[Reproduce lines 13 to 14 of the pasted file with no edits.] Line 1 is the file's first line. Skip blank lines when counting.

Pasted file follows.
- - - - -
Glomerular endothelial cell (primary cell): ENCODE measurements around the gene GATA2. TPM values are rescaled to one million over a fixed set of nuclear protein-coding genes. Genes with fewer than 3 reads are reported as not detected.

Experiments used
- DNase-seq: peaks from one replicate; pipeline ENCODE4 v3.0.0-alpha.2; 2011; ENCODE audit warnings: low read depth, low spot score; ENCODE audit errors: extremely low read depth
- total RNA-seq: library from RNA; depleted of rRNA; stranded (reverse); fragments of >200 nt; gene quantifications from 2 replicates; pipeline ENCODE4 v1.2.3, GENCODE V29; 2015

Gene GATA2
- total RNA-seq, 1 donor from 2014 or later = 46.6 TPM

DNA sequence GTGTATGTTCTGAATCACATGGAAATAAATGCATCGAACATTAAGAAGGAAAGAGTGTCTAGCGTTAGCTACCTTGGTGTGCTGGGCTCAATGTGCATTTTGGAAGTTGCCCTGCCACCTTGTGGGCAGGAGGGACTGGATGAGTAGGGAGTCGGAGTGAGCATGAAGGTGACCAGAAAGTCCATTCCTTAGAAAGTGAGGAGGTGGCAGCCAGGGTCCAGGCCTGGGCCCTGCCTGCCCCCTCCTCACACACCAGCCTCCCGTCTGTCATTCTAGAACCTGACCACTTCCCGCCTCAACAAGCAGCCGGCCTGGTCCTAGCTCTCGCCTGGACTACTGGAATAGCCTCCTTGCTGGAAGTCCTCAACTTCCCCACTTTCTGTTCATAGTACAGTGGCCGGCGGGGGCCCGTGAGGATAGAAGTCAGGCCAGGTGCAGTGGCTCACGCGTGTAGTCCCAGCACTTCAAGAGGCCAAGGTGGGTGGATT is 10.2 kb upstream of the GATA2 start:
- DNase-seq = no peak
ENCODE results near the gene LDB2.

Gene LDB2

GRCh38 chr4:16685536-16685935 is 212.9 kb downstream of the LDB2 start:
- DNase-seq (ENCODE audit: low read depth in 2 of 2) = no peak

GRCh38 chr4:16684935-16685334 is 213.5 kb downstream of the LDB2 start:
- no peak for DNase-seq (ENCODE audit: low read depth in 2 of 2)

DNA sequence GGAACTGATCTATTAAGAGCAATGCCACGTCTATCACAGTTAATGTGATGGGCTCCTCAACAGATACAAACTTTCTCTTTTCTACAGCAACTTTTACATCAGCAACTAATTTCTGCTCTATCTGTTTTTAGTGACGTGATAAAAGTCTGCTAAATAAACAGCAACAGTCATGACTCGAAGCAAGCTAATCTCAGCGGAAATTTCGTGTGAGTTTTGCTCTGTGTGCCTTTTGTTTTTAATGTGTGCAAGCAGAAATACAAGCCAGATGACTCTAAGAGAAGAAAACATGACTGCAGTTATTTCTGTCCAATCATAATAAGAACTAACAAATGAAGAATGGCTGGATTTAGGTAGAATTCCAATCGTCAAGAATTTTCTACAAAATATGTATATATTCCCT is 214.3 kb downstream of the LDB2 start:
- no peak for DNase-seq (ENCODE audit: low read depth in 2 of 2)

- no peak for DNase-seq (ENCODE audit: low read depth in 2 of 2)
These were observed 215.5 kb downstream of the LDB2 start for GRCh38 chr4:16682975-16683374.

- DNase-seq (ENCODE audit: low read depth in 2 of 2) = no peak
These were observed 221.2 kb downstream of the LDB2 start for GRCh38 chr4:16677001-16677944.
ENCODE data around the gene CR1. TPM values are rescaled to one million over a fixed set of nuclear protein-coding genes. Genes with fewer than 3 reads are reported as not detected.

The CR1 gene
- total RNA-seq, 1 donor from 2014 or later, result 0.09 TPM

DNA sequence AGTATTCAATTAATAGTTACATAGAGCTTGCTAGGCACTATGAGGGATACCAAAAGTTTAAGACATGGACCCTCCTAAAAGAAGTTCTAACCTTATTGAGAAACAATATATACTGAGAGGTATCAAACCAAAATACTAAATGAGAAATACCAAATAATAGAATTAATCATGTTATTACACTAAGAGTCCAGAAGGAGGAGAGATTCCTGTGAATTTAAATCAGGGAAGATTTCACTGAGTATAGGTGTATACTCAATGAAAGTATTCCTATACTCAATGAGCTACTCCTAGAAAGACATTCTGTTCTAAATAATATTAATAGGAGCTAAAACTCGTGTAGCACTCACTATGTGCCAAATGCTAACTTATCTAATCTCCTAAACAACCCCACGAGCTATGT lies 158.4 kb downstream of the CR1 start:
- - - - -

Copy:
GRCh38 chr4:16684935-16685334 is 213.5 kb downstream of the LDB2 start:
- no peak for DNase-seq (ENCODE audit: low read depth in 2 of 2)